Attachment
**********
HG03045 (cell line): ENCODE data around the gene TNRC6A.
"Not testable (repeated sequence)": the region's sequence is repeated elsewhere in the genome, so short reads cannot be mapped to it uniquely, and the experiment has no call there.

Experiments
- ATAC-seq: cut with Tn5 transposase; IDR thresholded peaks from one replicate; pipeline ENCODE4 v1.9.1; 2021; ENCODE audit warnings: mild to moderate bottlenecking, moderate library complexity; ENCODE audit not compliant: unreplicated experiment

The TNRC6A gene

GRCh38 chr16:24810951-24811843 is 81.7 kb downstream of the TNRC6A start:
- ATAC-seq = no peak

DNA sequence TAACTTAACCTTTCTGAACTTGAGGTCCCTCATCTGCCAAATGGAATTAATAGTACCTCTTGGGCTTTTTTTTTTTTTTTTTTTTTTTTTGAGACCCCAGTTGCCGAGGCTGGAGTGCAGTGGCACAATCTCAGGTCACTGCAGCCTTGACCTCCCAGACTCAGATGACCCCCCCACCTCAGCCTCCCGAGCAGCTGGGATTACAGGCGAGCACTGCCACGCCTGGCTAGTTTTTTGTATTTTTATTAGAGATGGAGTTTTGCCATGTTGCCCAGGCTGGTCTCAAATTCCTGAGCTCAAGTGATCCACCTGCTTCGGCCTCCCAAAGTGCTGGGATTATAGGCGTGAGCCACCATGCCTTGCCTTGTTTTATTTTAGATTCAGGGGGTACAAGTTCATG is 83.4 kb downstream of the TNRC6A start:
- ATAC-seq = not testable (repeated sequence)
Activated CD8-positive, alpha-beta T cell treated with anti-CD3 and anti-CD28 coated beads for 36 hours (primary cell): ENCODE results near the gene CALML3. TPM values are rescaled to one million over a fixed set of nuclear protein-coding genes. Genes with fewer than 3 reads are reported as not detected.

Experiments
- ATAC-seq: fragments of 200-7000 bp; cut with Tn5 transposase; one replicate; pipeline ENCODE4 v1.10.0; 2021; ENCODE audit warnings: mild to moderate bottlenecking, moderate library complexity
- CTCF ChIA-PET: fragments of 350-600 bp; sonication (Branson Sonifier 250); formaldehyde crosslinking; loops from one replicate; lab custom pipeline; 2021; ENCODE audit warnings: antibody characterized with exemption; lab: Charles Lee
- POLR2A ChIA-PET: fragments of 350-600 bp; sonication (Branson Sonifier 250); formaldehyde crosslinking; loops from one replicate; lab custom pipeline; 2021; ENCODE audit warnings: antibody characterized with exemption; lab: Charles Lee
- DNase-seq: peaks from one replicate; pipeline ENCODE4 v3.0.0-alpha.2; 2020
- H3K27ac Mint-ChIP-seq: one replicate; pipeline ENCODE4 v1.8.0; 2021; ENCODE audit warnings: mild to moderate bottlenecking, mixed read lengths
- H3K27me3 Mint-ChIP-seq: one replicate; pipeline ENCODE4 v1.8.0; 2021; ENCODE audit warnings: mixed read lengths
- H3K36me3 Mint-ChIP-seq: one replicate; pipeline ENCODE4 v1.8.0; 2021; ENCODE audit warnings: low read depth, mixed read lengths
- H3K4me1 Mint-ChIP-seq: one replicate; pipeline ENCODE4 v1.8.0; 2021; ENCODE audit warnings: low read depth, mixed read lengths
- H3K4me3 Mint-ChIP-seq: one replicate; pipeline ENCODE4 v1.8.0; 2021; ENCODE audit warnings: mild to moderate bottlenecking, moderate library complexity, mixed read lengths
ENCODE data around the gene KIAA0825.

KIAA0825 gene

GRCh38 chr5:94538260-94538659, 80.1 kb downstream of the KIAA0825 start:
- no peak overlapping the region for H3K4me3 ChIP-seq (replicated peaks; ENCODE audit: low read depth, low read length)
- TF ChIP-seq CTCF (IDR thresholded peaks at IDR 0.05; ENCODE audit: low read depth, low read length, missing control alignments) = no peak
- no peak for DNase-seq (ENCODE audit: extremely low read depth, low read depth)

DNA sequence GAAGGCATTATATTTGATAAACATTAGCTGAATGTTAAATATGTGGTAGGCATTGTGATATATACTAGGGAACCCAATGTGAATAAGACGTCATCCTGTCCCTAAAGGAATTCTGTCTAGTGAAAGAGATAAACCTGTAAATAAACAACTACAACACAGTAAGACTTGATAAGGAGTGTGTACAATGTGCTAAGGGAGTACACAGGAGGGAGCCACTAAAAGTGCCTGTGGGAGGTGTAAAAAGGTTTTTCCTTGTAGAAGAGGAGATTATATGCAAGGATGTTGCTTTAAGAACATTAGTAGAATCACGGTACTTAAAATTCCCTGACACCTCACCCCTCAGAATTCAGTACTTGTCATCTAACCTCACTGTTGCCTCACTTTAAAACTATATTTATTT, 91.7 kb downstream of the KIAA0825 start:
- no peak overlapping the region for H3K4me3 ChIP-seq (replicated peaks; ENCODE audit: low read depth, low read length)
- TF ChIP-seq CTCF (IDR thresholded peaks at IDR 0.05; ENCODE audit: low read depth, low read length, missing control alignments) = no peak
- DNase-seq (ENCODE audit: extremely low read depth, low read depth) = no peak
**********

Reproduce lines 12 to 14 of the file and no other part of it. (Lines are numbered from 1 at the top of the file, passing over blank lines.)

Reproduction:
- ATAC-seq: fragments of 200-7000 bp; cut with Tn5 transposase; one replicate; pipeline ENCODE4 v1.10.0; 2021; ENCODE audit warnings: mild to moderate bottlenecking, moderate library complexity
- CTCF ChIA-PET: fragments of 350-600 bp; sonication (Branson Sonifier 250); formaldehyde crosslinking; loops from one replicate; lab custom pipeline; 2021; ENCODE audit warnings: antibody characterized with exemption; lab: Charles Lee
- POLR2A ChIA-PET: fragments of 350-600 bp; sonication (Branson Sonifier 250); formaldehyde crosslinking; loops from one replicate; lab custom pipeline; 2021; ENCODE audit warnings: antibody characterized with exemption; lab: Charles Lee